Who doesn’t know about the health benefits of spinach? We all grow up watching Popeye the sailor man eating cans full of the green stuff to become strong and healthy. Did you know that the fresh leafy greens like spinach, chard and kale taste even better than the canned version?
This month Too Good To Waste focuses on leafy greens. This is an overview of all you need to know about these lovely, healthy leaves.
Did you know that…
- Spinach and other leafy greens like Swiss chard and silver beet are very delicate vegetables that are best consumed as quick as possible after harvesting?
- Spinach is an excellent source of vitamin C, beta carotene, folate (one of the B vitamins), vitamin B6, vitamin E, magnesium and potassium?
- Kale is known to grow best in cold climates where the frost causes the kale to taste sweeter?
- Chard comes in a variety of colours like white, red, yellow and orange, and sometimes get bundled together to be sold as ‘rainbow chard’?
Depending on the type of leafy green you are interested in the seasons vary from March to September for spinach, September to May for silver beet and chard and May to September for kale.
Spinach and other leafy greens are best stored in the vegetable crisper or in a plastic bag in the refrigerator. Make sure the bag is wrapped tight around the spinach and squeeze out most of the air. Don’t wash the greens before storing as the water will encourage spoilage. Spinach keeps well in the fridge if cooked. Just squeeze out excess moisture and keep covered for a day or two.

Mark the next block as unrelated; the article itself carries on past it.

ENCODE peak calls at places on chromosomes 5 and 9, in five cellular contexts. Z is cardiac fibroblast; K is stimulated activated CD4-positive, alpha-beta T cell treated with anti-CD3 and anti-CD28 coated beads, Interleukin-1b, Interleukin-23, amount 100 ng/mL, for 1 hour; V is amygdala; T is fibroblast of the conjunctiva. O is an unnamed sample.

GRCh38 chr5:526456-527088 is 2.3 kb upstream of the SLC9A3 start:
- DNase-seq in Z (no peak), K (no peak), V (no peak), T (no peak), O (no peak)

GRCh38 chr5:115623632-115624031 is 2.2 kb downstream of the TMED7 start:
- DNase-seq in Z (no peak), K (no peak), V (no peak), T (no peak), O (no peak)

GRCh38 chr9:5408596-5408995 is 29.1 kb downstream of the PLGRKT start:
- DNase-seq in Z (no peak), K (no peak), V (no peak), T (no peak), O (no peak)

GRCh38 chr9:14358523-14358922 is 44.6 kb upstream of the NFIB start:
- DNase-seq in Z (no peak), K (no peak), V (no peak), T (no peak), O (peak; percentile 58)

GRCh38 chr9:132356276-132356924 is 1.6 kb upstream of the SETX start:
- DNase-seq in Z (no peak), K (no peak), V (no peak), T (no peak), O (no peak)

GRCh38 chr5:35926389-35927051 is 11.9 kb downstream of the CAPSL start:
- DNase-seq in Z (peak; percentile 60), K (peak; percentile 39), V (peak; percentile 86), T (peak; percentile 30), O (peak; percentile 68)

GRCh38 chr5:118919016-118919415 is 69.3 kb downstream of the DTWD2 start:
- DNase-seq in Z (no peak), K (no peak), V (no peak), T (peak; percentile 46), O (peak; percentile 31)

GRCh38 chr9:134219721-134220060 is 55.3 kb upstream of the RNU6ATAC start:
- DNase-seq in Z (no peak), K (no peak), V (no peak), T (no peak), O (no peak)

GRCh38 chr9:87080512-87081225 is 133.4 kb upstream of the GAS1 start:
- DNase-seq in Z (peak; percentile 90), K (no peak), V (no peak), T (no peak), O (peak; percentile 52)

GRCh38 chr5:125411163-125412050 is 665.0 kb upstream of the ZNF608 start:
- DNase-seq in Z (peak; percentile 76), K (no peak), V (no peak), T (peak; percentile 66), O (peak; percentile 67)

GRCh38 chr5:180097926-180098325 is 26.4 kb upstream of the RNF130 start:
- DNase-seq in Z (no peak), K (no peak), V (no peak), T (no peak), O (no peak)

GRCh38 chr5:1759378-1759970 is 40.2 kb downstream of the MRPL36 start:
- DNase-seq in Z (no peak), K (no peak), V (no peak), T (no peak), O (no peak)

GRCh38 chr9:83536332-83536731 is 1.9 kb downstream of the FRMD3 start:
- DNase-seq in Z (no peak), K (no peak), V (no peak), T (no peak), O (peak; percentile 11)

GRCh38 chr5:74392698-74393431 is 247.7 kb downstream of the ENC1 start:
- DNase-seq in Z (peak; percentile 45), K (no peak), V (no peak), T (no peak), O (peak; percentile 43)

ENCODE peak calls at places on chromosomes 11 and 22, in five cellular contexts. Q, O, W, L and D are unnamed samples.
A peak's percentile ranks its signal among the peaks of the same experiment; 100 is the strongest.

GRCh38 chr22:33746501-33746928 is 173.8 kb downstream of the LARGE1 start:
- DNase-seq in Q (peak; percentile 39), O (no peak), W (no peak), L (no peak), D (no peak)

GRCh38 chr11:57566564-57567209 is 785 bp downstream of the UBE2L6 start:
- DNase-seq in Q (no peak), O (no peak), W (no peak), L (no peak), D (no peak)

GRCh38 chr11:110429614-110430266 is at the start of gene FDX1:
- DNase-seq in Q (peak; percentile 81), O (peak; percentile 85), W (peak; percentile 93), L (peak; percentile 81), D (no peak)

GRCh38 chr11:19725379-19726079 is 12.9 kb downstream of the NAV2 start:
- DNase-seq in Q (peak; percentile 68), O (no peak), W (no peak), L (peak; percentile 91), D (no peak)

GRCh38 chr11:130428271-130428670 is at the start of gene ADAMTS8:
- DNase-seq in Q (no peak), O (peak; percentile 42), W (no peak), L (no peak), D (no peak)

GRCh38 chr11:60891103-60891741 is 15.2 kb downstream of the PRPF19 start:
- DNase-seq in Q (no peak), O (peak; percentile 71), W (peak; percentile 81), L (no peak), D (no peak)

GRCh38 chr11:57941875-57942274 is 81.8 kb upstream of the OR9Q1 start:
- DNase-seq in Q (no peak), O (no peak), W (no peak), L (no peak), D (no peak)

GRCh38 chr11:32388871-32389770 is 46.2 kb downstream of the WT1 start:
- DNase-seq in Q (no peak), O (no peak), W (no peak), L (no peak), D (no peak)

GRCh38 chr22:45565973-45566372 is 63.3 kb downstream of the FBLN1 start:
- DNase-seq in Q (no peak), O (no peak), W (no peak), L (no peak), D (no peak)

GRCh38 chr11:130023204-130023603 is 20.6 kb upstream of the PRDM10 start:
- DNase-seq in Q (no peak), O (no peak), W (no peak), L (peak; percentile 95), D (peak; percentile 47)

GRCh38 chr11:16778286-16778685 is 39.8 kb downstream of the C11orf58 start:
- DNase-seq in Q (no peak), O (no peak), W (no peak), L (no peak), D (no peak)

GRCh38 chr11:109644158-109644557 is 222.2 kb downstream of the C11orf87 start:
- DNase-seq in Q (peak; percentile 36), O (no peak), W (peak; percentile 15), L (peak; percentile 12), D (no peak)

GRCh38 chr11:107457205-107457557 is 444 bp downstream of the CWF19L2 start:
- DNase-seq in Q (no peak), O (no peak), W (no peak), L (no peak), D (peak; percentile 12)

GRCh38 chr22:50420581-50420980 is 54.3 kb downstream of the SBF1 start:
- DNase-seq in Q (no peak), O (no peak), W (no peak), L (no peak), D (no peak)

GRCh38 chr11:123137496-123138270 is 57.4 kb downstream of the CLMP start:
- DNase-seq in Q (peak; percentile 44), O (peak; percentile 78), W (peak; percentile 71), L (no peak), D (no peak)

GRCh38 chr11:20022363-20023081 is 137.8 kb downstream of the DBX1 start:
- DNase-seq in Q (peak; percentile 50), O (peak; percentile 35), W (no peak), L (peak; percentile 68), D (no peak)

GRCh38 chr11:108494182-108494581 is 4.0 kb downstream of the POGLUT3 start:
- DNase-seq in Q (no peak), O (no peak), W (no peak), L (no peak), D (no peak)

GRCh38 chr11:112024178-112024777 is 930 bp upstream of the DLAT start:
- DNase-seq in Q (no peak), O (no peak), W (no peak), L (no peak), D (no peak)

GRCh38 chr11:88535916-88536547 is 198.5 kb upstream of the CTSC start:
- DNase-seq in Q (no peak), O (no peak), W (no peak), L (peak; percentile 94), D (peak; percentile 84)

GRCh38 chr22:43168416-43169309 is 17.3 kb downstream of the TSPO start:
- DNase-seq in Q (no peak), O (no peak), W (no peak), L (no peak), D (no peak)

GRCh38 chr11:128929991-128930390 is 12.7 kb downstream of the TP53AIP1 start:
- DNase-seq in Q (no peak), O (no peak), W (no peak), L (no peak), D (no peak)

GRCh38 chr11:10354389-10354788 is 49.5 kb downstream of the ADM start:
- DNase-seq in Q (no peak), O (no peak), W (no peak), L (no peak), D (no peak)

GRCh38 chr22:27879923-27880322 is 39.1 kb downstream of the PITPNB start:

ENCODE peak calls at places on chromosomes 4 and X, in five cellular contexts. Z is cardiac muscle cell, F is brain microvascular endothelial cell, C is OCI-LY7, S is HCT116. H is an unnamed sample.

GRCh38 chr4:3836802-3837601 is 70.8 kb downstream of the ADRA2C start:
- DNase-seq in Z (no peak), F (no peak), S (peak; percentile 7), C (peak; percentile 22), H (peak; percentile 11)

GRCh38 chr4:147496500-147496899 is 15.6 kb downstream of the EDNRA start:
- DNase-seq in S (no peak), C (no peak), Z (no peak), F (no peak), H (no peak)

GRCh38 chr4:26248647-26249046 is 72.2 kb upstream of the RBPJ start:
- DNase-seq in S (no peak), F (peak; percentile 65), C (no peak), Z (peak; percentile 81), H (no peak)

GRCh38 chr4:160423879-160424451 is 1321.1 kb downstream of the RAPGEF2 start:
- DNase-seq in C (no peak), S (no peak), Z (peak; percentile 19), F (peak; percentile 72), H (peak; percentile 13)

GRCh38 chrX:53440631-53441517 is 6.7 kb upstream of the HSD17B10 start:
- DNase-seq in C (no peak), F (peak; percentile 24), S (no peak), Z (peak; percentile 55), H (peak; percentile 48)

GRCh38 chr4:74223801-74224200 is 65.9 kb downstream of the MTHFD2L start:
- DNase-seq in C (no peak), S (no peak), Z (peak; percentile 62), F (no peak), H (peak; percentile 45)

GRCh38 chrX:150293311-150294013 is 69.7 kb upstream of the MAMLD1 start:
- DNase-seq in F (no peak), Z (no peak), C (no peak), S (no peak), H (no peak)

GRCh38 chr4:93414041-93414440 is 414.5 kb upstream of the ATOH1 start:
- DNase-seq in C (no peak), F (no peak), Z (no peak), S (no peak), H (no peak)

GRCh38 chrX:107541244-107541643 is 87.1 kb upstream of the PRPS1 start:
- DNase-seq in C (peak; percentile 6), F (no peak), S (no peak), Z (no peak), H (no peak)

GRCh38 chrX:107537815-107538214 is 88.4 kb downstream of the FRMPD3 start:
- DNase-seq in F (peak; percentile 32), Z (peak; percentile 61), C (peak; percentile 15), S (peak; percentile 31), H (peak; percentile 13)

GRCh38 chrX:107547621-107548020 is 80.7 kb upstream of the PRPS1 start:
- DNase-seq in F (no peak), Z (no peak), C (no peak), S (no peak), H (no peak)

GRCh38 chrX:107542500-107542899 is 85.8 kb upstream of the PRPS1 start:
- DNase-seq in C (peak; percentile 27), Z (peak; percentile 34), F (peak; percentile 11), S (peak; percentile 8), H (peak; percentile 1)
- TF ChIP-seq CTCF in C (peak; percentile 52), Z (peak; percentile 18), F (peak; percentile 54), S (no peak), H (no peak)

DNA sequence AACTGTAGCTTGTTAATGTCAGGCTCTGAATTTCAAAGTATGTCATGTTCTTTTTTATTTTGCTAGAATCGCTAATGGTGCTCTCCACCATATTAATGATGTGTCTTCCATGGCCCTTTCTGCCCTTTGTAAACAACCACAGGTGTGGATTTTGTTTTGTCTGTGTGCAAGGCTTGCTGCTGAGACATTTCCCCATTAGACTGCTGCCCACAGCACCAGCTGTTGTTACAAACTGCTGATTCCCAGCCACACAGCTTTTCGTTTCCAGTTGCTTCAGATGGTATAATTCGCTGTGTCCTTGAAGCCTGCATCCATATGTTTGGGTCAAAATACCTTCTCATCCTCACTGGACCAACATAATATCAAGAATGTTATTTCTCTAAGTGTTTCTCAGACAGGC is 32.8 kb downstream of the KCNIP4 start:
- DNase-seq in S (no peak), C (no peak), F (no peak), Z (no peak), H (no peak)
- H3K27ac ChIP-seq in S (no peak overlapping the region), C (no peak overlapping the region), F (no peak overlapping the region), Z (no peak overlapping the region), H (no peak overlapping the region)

Spinach is great both raw and cooked and can be used in many ways. Use young, raw leaves in salads or on a sandwich. Make your own gnocchi with spinach in the dough, stuff ravioli with spinach and ricotta or try a Greek combination of feta and spinach, or a mix or various leafy greens, in a savoury tart. Turn spinach or chard into a dip, a pesto or add to your eggs for a lazy Sunday morning breakfast. Kale is great for soups and stews, it can be used in salads when the leafs are young, or braise it with some garlic and olive oil and serve on a piece of grilled sourdough bread and a generous sprinkle of freshly cracked black pepper. Don’t forget the range of Asian leafy greens that are lovely for stir-fries and curries, or a rice dish like pilau/pilaf. The versatility is incredible and many recipes and inspiration can be found. Keep an eye out for inspiration on this blog over the next month!
Spinach, chard, silver beet and kale can all be frozen by blanching or steaming the leafs for about 1-2 minutes, draining and drying very well and packing in a container. Freezing is probably the most used form of preserving for thee vegetables.